the TTPs (Tactics, Techniques and Procedures) used by real-world attackers. Red

teamers aren't given a specific scope, so they need to determine the target's IP

address space, relevant domains, and subdomains. They'll act like real attackers would, by prioritizing OSINT and passive reconnaissance tools (Shodan, Censys,, etc.) in order to define potentially vulnerable targets that might lead to breaching the external network to reach the internal network.

The logic behind a red teaming engagement is very different from a penetration

test. A penetration test's purpose is to identify and validate vulnerabilities

that can be exploited and provide remediation recommendations to help the organization reduce its overall risk level. Instead, a red teaming engagement aims at finding exploits or misconfigurations allowing attackers to breach the internal network and move laterally until it's completely compromised.

Additionally, red teaming engagements are conducted prioritizing stealthy attack techniques, to prevent detection. These engagements are usually only known to the client's top management. None of these considerations is present in a penetration test, as detection does not constitute a problem in that case. Red teaming engagements involve elements not always included in scope for a penetration test, such as social engineering, phishing, physical security assessments, social media monitoring, search for compromised credentials on the dark or clear web, etc.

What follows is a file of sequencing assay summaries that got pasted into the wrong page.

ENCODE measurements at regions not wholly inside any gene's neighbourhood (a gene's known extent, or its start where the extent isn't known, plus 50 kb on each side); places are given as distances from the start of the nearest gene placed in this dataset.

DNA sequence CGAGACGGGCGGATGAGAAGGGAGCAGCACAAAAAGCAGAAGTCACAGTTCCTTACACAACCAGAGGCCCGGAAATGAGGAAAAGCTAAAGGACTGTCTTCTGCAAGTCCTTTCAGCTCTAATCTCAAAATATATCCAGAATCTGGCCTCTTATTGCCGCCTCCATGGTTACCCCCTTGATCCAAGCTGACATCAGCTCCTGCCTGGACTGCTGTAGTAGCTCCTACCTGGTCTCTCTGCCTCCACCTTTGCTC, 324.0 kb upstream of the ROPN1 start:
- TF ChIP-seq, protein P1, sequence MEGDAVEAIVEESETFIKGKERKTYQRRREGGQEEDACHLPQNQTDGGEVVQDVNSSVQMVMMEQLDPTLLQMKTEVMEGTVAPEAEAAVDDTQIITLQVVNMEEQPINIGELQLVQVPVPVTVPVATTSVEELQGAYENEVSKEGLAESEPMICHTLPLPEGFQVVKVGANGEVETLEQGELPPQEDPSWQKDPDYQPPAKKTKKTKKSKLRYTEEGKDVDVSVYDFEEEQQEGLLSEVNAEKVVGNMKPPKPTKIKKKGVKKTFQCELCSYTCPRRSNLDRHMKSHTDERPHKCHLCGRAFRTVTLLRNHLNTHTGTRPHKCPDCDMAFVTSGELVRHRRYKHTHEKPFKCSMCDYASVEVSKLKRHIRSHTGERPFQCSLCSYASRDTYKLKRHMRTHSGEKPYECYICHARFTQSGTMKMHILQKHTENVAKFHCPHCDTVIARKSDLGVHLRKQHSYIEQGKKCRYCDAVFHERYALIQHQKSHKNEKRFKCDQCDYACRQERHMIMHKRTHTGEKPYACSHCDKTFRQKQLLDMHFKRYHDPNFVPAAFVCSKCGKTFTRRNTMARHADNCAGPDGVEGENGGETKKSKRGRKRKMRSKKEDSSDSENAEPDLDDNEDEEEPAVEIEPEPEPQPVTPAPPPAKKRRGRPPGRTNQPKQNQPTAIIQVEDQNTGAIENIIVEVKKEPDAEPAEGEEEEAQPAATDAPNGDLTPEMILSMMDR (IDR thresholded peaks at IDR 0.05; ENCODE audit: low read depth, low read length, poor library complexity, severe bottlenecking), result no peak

Therefore, red teaming engagements can provide more realistic indications about an organization's security posture, along with the velocity and effectiveness of its response to an attack. However, they can be more expensive and time-consuming than normal penetration tests, because they're much more complex and require a longer period of time to be completed.

Wrap Up

The recent developments of the situation in Ukraine led to new threat scenarios of modern warfare that pose an unprecedented threat to governments and organizations.

These threats can be, however, handled and reduced by following 5 best practices:

  1. Asset inventory management program

  2. Vulnerability management and patch management program

  3. Network segmentation

  4. Regular penetration tests

  5. Regular red teaming engagements


Polito Inc. offers a wide range of security consulting services including threat hunting, penetration testing, vulnerability assessments, red teaming engagements, incident response, digital forensics, and more. If your business or your clients have any cyber security needs, contact our experts and experience what Masterful Cyber Security is all about.

Phone: 571-969-7039